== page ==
I'm not saying here, that open source is the cure to all problems. We sure do have our share of security bugs. But with open source, we at least get the option to verify the source code. We can fix bugs when we want to, and not when it fits into the schedule of the manufacturer's company. We can write code with modern coding standards, such as static code analysis, having a comprehensive testsuite with measured code coverage and we could implement preventive measures, such as proper privilege separation or using safer programming languages.
We would at least have the opportunity to make it better. Today we can only blindly trust the firmware vendor.Long term options
- Don't use smartphones at all. Good luck convincing your WhatsApp friends.
- Let politicians make laws, that demand open source. Snowdens leaks date back to 2013, and the situation has not improved at all, so I don't expect that to work out.
- Let companies handle that. They know exactly, what they are doing by using closed-source components, that can't be updated without their support. So this definitely won't work.
- Let's take it into our own hands and hack the hell out of it until we, as a community, understand every last bit of how it works and can really control our own devices, even if it takes years to get there.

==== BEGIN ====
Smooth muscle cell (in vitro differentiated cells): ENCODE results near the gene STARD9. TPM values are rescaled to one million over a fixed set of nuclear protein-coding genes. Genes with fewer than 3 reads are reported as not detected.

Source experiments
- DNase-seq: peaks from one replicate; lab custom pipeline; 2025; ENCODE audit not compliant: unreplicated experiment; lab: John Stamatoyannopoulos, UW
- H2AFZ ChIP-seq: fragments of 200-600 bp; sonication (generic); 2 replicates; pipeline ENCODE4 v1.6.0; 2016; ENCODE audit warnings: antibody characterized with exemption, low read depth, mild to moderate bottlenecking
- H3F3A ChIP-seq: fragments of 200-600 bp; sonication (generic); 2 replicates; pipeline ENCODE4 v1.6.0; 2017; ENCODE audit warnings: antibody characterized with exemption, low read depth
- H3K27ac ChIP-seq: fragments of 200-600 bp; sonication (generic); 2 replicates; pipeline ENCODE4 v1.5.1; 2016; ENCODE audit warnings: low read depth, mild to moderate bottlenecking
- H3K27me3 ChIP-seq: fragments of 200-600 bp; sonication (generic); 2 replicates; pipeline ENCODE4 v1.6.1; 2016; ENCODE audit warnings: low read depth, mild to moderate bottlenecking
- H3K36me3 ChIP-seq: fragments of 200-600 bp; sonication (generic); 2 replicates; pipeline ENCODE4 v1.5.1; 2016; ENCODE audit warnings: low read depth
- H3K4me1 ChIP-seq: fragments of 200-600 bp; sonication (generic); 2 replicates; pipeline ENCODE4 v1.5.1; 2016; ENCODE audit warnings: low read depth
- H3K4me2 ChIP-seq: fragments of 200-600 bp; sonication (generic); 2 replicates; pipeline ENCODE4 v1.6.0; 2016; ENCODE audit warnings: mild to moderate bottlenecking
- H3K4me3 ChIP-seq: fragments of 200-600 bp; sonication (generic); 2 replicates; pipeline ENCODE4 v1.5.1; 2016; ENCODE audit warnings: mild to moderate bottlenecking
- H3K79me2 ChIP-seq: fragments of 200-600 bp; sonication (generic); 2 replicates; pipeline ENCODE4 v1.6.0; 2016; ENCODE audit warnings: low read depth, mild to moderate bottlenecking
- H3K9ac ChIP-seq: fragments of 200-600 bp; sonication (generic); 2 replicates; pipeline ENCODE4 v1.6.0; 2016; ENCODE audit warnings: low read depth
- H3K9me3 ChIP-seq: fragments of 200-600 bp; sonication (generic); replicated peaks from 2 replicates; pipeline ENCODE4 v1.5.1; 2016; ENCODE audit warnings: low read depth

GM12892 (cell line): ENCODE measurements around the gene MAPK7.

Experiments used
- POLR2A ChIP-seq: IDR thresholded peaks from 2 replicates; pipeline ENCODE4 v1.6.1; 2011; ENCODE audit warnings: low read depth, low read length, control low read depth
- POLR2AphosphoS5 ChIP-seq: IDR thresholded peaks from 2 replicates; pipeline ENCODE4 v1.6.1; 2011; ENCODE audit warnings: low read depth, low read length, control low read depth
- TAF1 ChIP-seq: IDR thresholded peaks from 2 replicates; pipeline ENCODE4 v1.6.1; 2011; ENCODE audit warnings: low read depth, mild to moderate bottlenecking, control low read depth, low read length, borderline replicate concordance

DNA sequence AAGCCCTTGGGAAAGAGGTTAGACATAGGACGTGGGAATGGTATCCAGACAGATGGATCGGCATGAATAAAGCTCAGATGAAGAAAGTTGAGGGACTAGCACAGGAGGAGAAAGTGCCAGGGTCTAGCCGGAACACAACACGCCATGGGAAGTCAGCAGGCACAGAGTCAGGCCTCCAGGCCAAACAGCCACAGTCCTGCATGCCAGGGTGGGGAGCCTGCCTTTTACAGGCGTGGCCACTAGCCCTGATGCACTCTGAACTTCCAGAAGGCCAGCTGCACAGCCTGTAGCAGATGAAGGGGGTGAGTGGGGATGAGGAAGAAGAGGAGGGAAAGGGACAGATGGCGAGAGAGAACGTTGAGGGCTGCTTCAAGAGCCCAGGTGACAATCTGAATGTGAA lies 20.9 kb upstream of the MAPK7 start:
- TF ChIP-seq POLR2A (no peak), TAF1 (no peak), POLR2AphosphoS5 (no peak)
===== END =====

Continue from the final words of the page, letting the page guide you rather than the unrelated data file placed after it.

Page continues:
In my opinion, the first step is to break-free of Android's unsustainable development model and that is, what postmarketOS is doing. When we have a solid base like that (and yes, that will take a really long time, if we ever pull it off), then we can free one closed source firmware, one at a time. It's not like nobody has tried to develop an open source baseband or cracked signature verification code for firmwares.
The hacker community has the skills. The only question is, if we have enough manpower.I am really hyped now, but what does all this mean for postmarketOS?
Here are some tips, that you, as postmarketOS developer, may apply to phones with insecure firmware, whatever that means to you.
- Never store sensitive data on the device.
- Put the battery out of your device when it is turned off.
- Do security research and extend your device's wiki page with the issues you can find. Then think of ways to work around them (how about removing the most dangerous parts of a blob, like me_cleaner does?).
- Consider removing your device's microphone
- Consider using a tablet instead of a phone and removing baseband completely
...everyone who has contributed to the project so far (be it in code, kind words, or constructive criticism), there are quite a few of you considering the short time that the project is available. Thanks to Alpine Linux, sorry I forgot to explicitly thank you in the initial blog post — of course all this would not have been possible without that tiny, fun Linux distribution! Thanks to /u/strncat for pushing me to write this "security warning" (although I don't think that this is quite what you had in mind — but it names all the issues, right?) and for maintaining CopperheadOS for such a long time, I enjoyed using it a lot.
I strongly believe that we, as in the open source community, really need to be straight with these problems and must not ignore them.